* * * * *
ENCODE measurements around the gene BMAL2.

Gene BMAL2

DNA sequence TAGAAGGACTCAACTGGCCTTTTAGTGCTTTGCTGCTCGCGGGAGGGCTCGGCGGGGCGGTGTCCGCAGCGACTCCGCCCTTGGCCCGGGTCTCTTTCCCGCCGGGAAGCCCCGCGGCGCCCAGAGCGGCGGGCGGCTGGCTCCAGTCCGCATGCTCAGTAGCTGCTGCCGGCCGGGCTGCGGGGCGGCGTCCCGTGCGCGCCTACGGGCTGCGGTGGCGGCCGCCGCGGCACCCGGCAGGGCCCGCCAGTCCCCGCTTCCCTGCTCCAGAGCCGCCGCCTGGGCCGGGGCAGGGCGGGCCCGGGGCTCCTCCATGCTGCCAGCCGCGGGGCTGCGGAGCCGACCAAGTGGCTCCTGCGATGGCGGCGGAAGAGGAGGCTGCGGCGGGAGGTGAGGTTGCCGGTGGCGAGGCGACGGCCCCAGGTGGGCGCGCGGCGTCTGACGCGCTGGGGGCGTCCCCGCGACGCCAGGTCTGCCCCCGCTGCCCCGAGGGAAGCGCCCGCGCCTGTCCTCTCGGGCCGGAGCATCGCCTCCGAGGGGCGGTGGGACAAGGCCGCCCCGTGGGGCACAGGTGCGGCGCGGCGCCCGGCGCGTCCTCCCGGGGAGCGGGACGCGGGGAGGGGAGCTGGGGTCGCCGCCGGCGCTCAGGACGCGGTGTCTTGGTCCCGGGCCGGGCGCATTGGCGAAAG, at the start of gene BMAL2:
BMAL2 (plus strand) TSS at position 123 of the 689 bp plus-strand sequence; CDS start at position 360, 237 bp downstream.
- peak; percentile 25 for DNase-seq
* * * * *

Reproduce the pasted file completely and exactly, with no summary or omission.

ENCODE measurements around the gene BMAL2.

Gene BMAL2

DNA sequence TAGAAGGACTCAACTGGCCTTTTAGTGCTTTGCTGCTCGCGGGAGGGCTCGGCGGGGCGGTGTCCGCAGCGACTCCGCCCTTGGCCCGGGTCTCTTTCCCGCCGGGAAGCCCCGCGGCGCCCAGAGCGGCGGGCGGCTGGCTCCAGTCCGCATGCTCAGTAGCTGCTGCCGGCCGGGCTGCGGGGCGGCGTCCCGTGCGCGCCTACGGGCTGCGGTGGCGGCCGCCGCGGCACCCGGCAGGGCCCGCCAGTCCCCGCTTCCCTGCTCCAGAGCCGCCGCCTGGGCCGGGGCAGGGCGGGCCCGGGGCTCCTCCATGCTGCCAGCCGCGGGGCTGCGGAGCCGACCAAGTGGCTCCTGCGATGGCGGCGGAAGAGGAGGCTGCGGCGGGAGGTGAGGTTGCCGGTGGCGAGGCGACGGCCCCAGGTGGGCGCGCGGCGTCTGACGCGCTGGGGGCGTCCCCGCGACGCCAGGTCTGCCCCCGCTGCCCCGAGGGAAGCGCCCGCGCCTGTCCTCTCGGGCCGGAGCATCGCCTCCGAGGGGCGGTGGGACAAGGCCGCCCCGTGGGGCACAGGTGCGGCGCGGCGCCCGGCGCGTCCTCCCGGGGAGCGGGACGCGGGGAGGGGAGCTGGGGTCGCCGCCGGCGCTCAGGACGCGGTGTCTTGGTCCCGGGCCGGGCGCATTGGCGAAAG, at the start of gene BMAL2:
BMAL2 (plus strand) TSS at position 123 of the 689 bp plus-strand sequence; CDS start at position 360, 237 bp downstream.
- peak; percentile 25 for DNase-seq